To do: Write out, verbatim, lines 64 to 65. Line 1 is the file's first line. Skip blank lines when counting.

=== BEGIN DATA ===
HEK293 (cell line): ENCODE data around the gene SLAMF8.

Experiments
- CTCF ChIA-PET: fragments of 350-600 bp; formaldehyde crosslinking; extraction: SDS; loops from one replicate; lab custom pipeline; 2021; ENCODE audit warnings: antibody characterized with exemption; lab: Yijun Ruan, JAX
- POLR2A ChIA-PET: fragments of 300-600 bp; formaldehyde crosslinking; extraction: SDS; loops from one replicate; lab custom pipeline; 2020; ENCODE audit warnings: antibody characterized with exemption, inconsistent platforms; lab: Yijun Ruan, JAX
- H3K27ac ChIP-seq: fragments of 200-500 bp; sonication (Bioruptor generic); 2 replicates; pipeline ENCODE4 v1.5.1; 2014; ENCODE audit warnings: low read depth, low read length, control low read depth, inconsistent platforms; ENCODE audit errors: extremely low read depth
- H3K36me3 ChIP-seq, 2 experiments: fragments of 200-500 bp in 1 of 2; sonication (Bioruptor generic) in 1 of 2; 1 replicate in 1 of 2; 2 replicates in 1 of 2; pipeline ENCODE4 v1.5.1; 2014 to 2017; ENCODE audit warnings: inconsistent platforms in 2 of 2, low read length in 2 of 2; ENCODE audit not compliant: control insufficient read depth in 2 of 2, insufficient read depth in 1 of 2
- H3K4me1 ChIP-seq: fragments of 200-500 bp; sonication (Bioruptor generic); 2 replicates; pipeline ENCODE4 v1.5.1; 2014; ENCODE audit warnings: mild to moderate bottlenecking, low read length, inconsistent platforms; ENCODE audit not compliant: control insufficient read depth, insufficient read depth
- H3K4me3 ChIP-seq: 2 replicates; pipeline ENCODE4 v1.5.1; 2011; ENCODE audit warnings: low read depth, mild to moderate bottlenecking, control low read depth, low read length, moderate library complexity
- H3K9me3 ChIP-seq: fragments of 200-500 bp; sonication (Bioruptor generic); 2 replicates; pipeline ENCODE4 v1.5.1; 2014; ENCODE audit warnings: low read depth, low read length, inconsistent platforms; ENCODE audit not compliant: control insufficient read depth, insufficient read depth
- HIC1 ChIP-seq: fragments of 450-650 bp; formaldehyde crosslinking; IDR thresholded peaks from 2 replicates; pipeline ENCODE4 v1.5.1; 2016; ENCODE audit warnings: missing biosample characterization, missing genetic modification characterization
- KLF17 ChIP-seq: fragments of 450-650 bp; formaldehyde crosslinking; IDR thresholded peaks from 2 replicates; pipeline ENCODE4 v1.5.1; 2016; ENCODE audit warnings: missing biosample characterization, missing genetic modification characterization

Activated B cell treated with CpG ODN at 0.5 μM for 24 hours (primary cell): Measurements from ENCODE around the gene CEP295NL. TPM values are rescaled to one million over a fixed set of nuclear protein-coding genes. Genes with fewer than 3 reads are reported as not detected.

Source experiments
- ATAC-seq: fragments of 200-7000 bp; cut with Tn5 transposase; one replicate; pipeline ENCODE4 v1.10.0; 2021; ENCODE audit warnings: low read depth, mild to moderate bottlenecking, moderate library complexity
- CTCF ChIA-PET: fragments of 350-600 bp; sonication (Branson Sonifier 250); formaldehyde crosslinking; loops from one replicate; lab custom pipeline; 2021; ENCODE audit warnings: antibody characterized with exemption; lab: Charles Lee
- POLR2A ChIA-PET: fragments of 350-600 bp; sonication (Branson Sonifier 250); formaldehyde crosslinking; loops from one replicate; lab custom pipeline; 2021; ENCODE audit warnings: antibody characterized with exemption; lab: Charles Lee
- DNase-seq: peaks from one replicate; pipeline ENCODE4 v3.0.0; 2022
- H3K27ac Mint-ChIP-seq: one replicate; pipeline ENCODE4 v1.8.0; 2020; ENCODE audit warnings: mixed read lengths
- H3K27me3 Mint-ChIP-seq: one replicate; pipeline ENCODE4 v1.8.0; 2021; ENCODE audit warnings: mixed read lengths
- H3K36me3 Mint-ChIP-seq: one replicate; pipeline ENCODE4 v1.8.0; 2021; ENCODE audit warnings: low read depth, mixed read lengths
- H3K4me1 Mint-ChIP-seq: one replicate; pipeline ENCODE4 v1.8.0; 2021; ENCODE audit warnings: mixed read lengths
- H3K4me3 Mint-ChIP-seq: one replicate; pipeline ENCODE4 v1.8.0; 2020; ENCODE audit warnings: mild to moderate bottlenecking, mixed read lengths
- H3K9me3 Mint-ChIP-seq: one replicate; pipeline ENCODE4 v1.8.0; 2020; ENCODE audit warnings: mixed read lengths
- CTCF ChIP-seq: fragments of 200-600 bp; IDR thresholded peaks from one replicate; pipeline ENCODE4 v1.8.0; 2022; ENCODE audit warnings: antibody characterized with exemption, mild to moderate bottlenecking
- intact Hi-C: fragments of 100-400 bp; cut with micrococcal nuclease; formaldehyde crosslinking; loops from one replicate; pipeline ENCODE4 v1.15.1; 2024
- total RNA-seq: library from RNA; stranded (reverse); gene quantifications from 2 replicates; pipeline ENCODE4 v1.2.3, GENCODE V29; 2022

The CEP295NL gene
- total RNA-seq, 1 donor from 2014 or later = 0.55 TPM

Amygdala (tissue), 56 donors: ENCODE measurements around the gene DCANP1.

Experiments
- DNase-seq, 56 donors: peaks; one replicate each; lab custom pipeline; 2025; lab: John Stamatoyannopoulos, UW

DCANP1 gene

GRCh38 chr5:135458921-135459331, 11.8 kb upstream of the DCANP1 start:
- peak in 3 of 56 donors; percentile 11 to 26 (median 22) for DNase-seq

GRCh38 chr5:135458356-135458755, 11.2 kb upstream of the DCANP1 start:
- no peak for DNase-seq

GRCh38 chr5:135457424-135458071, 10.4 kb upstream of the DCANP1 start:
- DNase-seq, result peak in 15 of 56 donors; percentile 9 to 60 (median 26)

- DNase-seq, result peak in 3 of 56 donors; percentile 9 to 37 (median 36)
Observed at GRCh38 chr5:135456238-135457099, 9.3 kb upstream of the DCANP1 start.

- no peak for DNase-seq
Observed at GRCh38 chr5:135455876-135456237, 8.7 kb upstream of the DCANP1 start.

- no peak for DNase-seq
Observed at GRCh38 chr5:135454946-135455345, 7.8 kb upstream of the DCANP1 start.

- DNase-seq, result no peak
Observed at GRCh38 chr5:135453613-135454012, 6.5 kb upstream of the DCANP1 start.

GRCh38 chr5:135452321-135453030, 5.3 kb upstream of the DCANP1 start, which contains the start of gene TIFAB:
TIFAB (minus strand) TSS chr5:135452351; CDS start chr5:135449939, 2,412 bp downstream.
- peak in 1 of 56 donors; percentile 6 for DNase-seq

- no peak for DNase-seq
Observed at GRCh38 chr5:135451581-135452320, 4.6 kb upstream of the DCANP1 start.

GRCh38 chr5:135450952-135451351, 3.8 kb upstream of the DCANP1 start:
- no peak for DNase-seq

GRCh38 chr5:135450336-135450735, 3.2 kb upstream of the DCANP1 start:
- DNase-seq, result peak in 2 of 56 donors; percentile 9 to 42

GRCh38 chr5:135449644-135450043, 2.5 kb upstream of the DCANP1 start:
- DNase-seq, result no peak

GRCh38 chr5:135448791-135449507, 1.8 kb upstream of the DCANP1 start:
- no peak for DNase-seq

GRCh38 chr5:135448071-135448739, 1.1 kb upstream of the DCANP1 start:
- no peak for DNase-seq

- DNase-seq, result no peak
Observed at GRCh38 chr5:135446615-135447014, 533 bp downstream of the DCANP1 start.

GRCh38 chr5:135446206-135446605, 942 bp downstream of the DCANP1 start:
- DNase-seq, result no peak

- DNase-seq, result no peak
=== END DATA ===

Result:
GRCh38 chr5:135446206-135446605, 942 bp downstream of the DCANP1 start:
- DNase-seq, result no peak